I study the drinking habits of plants,” says Stephen Good, a hydrologist in the Biological and Ecological Engineering department at OSU. Some plants pace themselves and sip steadily, while others are downright bingers, guzzling water all at once. Good is interested in how those natural tendencies respond to changes in the environment. His research involves measuring the soil moisture content in croplands over time, which provides insight into how and when specific plants consume water.
Understanding the conditions in which crops take up water can help growers create more efficient irrigation systems. It can help predict how plants will respond to droughts and floods. It can also help model future changes in ecosystems based on changing weather patterns and plant growth. In fact, Good is finding that vegetation affects the weather more than you might think.
Let’s begin with the water cycle that we all learned about in grade school. It lumped together several different processes under the single heading “evapotranspiration.” These include evaporation from lakes, rivers, and soil, as well as a somewhat different process—transpiration— by which plants emit water vapor through their stomata, much like we perspire through our pores. Scientists like Good are developing new methods that can separate the component of water delivered by transpiration and measure its contribution to the water cycle. In a recent study using data from NASA’s Aura satellite, Good estimated that transpiration surprisingly accounts for nearly two-thirds of all evapotranspiration globally. That’s a lot of exhaling plants.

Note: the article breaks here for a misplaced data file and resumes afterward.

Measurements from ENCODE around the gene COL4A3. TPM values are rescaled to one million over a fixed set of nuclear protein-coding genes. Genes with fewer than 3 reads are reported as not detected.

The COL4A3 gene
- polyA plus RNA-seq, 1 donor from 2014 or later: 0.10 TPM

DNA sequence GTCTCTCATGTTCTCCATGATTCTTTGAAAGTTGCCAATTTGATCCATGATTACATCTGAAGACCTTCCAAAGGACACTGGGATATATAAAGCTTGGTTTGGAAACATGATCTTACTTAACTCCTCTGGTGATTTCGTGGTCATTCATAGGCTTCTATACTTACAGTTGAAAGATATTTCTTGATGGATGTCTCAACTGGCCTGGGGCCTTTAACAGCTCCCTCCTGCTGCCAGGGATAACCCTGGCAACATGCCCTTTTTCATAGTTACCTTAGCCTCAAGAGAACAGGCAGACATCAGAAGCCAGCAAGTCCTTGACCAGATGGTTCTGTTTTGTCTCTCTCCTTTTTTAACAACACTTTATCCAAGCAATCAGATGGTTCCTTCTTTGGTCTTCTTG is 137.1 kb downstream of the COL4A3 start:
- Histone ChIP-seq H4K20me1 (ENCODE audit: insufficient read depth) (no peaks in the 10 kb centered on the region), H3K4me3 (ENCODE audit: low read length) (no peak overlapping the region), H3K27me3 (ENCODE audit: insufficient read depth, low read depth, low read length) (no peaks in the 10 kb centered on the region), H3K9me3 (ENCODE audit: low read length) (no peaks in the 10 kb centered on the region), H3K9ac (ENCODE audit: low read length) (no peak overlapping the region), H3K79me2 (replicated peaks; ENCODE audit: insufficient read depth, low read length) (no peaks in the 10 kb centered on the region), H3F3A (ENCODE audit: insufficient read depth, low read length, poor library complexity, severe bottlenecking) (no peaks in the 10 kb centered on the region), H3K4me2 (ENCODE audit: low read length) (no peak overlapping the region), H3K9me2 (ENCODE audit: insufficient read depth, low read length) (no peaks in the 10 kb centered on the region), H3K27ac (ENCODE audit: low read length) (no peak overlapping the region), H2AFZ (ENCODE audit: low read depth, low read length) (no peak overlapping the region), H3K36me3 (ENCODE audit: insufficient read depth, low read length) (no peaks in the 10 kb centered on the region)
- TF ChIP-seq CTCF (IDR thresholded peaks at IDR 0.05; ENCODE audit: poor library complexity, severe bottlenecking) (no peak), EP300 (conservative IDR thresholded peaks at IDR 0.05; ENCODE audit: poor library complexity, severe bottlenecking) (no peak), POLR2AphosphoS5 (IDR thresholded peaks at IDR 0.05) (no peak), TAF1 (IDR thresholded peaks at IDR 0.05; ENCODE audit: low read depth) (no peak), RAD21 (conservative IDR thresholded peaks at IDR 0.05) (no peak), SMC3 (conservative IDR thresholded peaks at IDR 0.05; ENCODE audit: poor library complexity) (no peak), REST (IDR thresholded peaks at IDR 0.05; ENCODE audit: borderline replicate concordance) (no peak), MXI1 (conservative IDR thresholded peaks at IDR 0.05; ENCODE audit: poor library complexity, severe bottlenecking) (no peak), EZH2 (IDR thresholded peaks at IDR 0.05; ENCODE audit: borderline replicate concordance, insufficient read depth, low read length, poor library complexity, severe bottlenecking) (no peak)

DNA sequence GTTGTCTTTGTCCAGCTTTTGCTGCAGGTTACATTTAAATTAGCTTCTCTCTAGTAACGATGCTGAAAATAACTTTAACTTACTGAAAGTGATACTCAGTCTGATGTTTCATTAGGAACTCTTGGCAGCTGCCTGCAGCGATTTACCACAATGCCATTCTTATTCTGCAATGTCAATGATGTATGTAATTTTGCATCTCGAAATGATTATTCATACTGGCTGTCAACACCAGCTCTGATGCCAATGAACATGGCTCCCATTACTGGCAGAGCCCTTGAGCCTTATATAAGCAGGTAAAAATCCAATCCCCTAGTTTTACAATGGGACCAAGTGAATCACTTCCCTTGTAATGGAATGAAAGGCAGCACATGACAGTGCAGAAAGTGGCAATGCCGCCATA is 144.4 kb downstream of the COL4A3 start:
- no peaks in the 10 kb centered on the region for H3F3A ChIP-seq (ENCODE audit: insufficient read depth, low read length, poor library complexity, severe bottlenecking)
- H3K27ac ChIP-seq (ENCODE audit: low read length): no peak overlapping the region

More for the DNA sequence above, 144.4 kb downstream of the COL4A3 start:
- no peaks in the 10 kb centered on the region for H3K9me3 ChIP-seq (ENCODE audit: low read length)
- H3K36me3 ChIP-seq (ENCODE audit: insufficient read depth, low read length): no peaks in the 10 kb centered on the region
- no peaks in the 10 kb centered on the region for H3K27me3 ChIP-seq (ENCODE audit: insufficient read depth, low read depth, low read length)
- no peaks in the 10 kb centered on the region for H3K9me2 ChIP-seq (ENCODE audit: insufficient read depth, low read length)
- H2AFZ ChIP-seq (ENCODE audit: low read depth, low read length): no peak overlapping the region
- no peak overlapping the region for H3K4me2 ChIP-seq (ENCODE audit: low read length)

But you might wonder: How exactly can you trace the origin of a drop of water?
Water consists of hydrogen and oxygen atoms; and within those atoms, there can be various numbers of neutrons. Atoms of the same element with different neutron counts are called isotopes. For example, three isotopes of hydrogen are abundant in nature: protium (with zero neutrons), deuterium (with one neutron), and tritium (with two neutrons). Heavier isotopes of hydrogen and oxygen (those with higher neutron counts) are the first to fall from clouds, which means they accumulate in higher percentages along coastlines and are more available for uptake by plants and animals. By measuring the ratio of each isotope in a water sample, Good can determine the origin of any given droplet.
Interestingly, water retains its isotope ratio even after a water molecule has made its way through the life cycle of a plant or animal. In crime forensics, water molecules extracted from a murder victim’s hair can be used to trace the victim’s movements before death. Isotope ratios in animal fur, scales, or feathers can be used to trace migration patterns, to determine whether a goose flew down from Canada, or a shrimp was caught in the Gulf of Mexico.
The most far-reaching use of isotope ratios, however, comes back to Good and his transpiration modeling. Good employs various methods to collect data, such as remote sensing with radar and satellite, to take measurements of soil moisture content on a global scale. With this, he develops a worldwide picture of plants consuming water in specific regions at specific times in relation to specific weather. In addition to plant intake, Good’s isotope research reveals how much atmospheric moisture is drawn from transpiration.
Combining these data sets, Good creates maps he calls isoscapes, which look something like shaded relief topo maps, with the location of a specific isotope ratio assigned to a specific shade of grey on the map. Such maps provide a sharper, more detailed image of the water cycle by tracing the isotopic journey of each molecule through the guzzling and sipping of plants. As plants take up water through roots and release water vapor through transpiration, they are both responding to and affecting atmospheric changes. This is important information as Good and colleagues develop models of water availability under various climate scenarios to help us weather the future.